21-Aug, 16:52

10:43, March 06 244 0

2017-03-06 10:43:04
Fashion Review: The Reality Distortion Field at Céline and Valentino

They’re demonstrating in Paris. On Sunday, a rally clogged the Trocadéro, just past the Palais de Tokyo where the Akris show was held, as François Fillon, the beleaguered French Conservative presidential candidate, held a last-ditch gathering to save his campaign. Across town, at the Place de la Republique, the anti-Fillon contingent protested the idea.

Outside the Tennis Club of Paris, where the Céline show took place, posters with Marine Le Pen, the far-right leader and another presidential candidate, and the words “Put France Back in Order” (Remettre la France en Ordre) were plastered on walls.

After the Valentino show, as guests tottered out, visions of filigree Victorian and bright craftsman prints in their heads, policemen with big black guns barred the exit road because of a suspicious package on the sidewalk.

Not long before, Pierpaolo Piccioli, creative director of the house, had been standing backstage before a board with images of Cyndi Lauper, “Whistler’s Mother,” a Memphis Group chair by George Sowden and an Industrial Revolution portrait from 1866. He asked rhetorically: “What could be new today? I believe nothing. What is new is to see things we already know in a different perspective.”

Fashion provides a different perspective, all right. One minute, you’re standing in the rain being wanded by guards and trying not to get poked in the eye by an umbrella; the next, you’re in the environs of a gilded salon trying to second-guess what’s in a designer’s head. Sometimes it can be illuminating. Sometimes exciting. Often discombobulating.

Not always, of course. The Akris show, for example, was titled “A Woman in a Coat With a Bag,” and that’s exactly what it was: a series of great coats — double-face wool checkerboards, cashmere trenches, techno taffeta parkas, shearlings, minks, a long velvet for evening — and lots of bags (granted, it was a little more complicated; it had been inspired by Rodney Graham’s self-portrait, “Coat Puller,” but it came across as fairly straightforward). Stella McCartney has made her name off de-complicating the art of dressing, and she did that, too.

Which is not to say her collection was without its pointed moments, however. In every sense of the word.

Roomy men’s wear tailoring in houndstooth and tweed, either big or cropped into a bolero shrug atop a sweater featuring a rearing white horse (a Stubbs-inspired print that also appeared on dresses and pants) was claimed via seamed-in breasts and bullet bras worn under knits, transforming lingerie into a warning: Mess with me if you dare. Pinup underpinnings were scrimmed by sheer pleated overlays that stood out like a nimbus around the body and a finale of sheer tulle tunics embroidered in silver under tweed shrugs with generous trousers, or atop an apple-green turtleneck dress, made evening looks easy.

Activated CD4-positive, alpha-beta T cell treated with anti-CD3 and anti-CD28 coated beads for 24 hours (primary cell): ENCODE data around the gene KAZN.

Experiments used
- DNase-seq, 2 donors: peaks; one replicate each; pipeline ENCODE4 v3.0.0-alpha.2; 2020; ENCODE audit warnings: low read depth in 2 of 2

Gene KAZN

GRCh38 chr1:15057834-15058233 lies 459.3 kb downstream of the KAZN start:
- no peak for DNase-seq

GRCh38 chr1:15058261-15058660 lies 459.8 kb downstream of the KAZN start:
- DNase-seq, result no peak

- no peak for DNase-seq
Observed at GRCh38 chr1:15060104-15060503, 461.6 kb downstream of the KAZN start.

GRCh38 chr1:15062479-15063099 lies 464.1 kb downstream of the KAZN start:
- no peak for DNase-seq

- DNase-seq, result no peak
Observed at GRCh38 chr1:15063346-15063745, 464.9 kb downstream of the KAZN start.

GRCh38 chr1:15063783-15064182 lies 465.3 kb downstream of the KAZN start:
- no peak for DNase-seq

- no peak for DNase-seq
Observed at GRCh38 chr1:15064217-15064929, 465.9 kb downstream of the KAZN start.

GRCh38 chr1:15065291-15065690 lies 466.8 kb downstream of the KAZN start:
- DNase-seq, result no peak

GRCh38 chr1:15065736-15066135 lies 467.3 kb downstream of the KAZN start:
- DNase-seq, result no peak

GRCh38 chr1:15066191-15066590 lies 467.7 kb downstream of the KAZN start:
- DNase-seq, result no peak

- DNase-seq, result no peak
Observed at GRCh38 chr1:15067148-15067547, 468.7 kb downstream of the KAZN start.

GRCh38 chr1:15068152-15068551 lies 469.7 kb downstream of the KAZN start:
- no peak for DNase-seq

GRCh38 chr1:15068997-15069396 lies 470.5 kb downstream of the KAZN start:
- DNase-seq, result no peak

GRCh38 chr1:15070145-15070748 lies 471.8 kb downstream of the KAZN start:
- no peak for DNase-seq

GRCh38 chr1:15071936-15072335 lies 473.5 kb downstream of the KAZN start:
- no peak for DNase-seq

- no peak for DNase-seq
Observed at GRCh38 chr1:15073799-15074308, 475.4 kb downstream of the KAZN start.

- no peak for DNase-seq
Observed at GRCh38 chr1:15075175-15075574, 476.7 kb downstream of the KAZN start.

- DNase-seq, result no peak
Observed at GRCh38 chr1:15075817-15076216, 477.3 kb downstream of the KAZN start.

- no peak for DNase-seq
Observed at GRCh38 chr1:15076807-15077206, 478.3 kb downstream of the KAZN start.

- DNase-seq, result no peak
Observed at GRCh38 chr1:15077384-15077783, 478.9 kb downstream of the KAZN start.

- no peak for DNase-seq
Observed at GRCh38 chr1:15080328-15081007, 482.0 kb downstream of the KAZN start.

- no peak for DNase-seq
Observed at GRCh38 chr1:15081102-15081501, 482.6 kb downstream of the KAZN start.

At the end of the show the models, who had been striding purposely past, circled one another in swirling lines, dropped the attitude, and started line dancing en masse and laughing. This is the second season Ms. McCartney has used the choreographer Blanca Li to change up her finale, in what is shaping up into something of a sign of the times. Suddenly, like that, we were in a whole different place.

Just as when Chitose Abe started combining military nylon and kimono embroidery, lacy macramé and lots of gaping zippers, snowboarding and cotton shirting and life-preserver puffas in her Sacai collection, even Toto would know we’re not in the Grand Palais anymore.

Or — O.K., we are, but not stuck in the formal confines of black tie and work, on-duty and off-duty. “Wear what you want, when you want,” she said backstage, hugging her daughter, who had appeared with a bouquet of flowers. Toss the rules up in the air and gather ye rose prints as they land.

In Mr. Piccioli’s case, his weird juxtapositions (Memphis and the transition to the Industrial Revolution) served to jolt him slightly out of the beauty rut he’s been in. That may sound ridiculous — how can beauty be a rut? — but the Valentino aesthetic has gotten a little precious, all high-necked gossamer tulle and embroidery, and the funky shapes and shades of Memphis jazzed up the whole. Original prints from Nathalie Du Pasquier (hands and numerals on plinths) came on plunging halter gowns, knits and narrow-shouldered furs, contrasting with simple black beaded frocks and coats. There was romance and decoration aplenty still, in Valentine’s shades (also Valentino red), sequins and three-dimensional florals, but there was also a bit less fuss. Dresses swung looser.

If they were head-turning in one way, however, Phoebe Philo took the whole concept up a notch at Céline by putting her audience on clusters of bleachers (designed by the artist Philippe Parreno) that began to move when the lights came up. The audience revolved, slowly, in one direction as the models strode around them in multiple circumlocutions, and necks kept swiveling to try to take it all in.

Look that way, and there was a great overcoat with a big print sash and a blanket over the arm. Look another, and here was a flowing light-blue shirtdress over trousers. Coming straight at you: a black halter-neck finished in fringe atop white pants. Round the bend there: an empire-waisted dress with semidetached sleeves that rose to the upper arm and a draped bubble skirt in army green. The only constant: the lack of fuss and streamlined modernity.

In a dizzying world, it’s one way to keep your bearings.